By Ty Schoback and Michael Taylor, Senior Analysts, Tax-Exempt Fixed-Income Research
In 2010, public ratings agencies upgraded en masse, or “recalibrated,” tens of thousands of municipal bonds without without a formal review of each obligor’s underlying credit characteristics.
Recently, Moody’s and S&P announced new revisions to their General Obligation (GO) rating methodologies. S&P’s revision is anticipated to result in an upward migration of their local GO ratings (60% unchanged, 30% upgraded, 10% downgraded), while Moody’s revision is widely anticipated to result in a downward migration of local GO ratings.
The challenge with methodology revisions is that, generally speaking, there is no fundamental change in the credit/risk profile of the affected credits — simply a change in the rating agencies’ weighting of credit fundamentals.
Given public rating and subsequent price volatility, thorough and independent credit research has become critically important for municipal bond investors.
It has been just over three years since Moody’s and Fitch Ratings upgraded en masse, or “recalibrated,” tens of thousands of state and local government general obligation and revenue bond ratings to the so-called Global Ratings Scale (GRS)*. Supported by historically low default statistics relative to other fixed-income asset classes, state and local government officials successfully argued that their respective governmental entities were underrated compared with corporate peers, and, as a consequence, were paying higher yields.
In hindsight, the ratings recalibrations created confusion, increased market volatility, diluted municipal rating granularity and the value of ratings as a pricing tool, and ultimately highlighted the importance of bottom-up independent credit research. Today, three years after the initial recalibrations were implemented, it seems as though the agencies are continuing to refine their rating methodologies. Are the rating agencies shifting the goalposts (again)?
There are many types of municipal bonds offering a wide disparity of credit quality and commensurate yield levels to compensate for the various degrees of credit risk. Responsible investment practice requires an appropriate assessment of credit risk and ensuring adequate yield compensation for the level of credit risk taken with any investment purchase. For example, it would not be prudent to purchase an investment offering a yield commensurate with a AA rating, when the true credit profile is more in line with an A rating. It is important not to overpay for an investment due to a misguided understanding of true credit risk. Investors relying exclusively on public ratings that are increasingly volatile would understandably have a difficult time gleaning appropriate yield compensation for actual credit risk.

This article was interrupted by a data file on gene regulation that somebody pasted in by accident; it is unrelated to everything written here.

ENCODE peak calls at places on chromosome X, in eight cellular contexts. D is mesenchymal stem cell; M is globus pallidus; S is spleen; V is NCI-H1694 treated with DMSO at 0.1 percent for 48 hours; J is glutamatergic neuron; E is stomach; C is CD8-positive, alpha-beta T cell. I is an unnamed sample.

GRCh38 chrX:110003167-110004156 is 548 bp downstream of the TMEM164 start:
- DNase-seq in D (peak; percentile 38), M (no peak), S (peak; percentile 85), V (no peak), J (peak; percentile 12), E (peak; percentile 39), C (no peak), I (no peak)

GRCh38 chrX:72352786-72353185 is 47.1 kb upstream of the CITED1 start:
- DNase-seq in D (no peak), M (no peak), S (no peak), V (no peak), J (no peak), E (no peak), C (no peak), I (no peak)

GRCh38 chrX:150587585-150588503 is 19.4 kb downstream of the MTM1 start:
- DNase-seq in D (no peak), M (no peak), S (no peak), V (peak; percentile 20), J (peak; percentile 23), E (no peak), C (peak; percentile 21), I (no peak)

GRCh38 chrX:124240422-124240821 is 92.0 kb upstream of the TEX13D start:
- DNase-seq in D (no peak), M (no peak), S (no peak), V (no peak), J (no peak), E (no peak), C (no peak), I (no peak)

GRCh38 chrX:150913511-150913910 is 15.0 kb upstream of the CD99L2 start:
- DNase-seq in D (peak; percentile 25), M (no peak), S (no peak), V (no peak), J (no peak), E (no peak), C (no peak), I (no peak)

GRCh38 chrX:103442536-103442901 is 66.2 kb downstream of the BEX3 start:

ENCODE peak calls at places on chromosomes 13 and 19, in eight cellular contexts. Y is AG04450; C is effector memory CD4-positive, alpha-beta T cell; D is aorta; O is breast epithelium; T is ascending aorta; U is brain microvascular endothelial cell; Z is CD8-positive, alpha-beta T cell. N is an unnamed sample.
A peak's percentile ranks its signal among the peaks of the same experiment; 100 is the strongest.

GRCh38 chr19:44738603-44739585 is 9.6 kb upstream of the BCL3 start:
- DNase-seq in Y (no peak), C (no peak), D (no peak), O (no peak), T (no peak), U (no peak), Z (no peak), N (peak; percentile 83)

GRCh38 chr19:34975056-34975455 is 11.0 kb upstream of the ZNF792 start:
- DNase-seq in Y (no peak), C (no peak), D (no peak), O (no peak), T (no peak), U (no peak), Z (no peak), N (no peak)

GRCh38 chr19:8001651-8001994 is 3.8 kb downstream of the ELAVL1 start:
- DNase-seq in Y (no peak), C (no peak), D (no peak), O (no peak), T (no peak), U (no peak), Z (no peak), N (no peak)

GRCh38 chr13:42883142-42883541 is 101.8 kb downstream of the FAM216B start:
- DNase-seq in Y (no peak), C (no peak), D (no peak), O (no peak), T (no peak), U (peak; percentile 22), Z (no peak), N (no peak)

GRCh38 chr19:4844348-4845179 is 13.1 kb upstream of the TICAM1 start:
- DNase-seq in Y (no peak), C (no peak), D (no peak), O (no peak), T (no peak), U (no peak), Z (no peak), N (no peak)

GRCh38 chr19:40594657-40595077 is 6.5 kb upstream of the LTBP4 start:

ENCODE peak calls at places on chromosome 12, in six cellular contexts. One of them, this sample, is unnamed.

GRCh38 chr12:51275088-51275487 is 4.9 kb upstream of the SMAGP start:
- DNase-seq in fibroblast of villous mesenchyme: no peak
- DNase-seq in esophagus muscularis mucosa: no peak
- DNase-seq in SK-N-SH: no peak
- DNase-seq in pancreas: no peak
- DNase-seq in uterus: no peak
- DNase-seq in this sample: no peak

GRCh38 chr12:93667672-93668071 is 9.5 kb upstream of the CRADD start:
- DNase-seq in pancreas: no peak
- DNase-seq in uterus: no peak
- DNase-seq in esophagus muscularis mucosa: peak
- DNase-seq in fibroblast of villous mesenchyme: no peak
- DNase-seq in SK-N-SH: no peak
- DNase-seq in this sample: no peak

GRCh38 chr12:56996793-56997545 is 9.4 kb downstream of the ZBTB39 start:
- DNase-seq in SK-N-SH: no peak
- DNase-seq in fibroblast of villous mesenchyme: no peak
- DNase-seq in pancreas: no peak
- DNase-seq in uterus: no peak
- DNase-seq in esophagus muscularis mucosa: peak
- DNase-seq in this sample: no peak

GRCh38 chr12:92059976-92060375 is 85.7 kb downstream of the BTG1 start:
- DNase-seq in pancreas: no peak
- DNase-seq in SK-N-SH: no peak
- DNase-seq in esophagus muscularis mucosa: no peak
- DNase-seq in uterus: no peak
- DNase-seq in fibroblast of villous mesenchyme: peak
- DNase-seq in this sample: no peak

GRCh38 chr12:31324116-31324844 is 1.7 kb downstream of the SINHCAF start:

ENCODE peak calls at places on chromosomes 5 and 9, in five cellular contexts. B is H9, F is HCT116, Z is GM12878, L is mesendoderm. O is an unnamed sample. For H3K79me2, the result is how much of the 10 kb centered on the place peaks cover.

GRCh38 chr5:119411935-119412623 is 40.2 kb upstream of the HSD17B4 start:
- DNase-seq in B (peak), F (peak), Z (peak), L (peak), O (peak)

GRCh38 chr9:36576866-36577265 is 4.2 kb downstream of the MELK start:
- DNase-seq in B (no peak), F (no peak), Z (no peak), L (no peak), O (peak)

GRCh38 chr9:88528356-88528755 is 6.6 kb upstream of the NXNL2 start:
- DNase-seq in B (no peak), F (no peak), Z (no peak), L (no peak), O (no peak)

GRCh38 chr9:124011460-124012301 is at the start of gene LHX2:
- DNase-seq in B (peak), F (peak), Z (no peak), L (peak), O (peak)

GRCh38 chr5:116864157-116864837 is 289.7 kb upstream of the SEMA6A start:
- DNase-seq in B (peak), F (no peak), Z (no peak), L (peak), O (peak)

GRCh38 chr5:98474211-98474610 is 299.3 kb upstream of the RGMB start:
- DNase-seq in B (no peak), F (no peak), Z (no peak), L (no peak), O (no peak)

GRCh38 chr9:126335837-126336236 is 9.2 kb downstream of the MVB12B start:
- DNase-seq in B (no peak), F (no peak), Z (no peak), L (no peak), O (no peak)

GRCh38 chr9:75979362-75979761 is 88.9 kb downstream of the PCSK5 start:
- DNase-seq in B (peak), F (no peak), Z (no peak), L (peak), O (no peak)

Columbia Management does not disagree with the intent to bolster the transparency and predictability of public ratings. However, when the process results in increased market uncertainty and volatility, investor confidence in public ratings is undermined. No investor wants to see the value of his or her portfolio erode overnight due, in part, to a methodology revision that lowers the public credit rating. The challenge with methodology revisions is that, generally speaking, there is no fundamental change in the credit/risk profile of the affected credits — simply a change in the rating agencies’ weighting of credit fundamentals. However, it is possible the market could perceive something has changed, potentially contributing to lower valuations and reduced liquidity.
It has become increasingly challenging for even sophisticated investors to purchase individual bonds given public rating and subsequent price volatility. A credit-driven municipal market remains a relatively new concept, as the market was largely commoditized by AAA monoline insurers through 2007. Given the continued uncertainty around agency ratings, combined with an ever-increasing focus on credit risk in a time of sequestration and federal and state funding changes, we believe that the case for thorough, consistent and independent credit research is compelling.
For an in-depth analysis, please read the white paper: Agency rating volatility: Municipal recalibration and beyond
*Standard & Poor’s, while not formally recalibrating its ratings scale, implemented several rating criteria/methodology changes that resulted in upgrades vastly outpacing downgrades over a similar period.
Ratings range from Aaa (highest) to D (lowest), represent the ratings agency’s relative and subjective opinion and are not absolute standards of quality. Investments are subject to market risk regardless of their rating.
Income from tax-exempt municipal bonds or municipal bond funds may be subject to state and local taxes, and a portion of income may be subject to the federal and/or state alternative minimum tax for certain investors. Federal income tax rules will apply to any capital gains.
There are risks associated with an investment in bond investments, including the impact of interest rates, credit and inflation. In general, bond prices rise when interest rates fall and vice versa. This effect is usually more pronounced for longer term securities.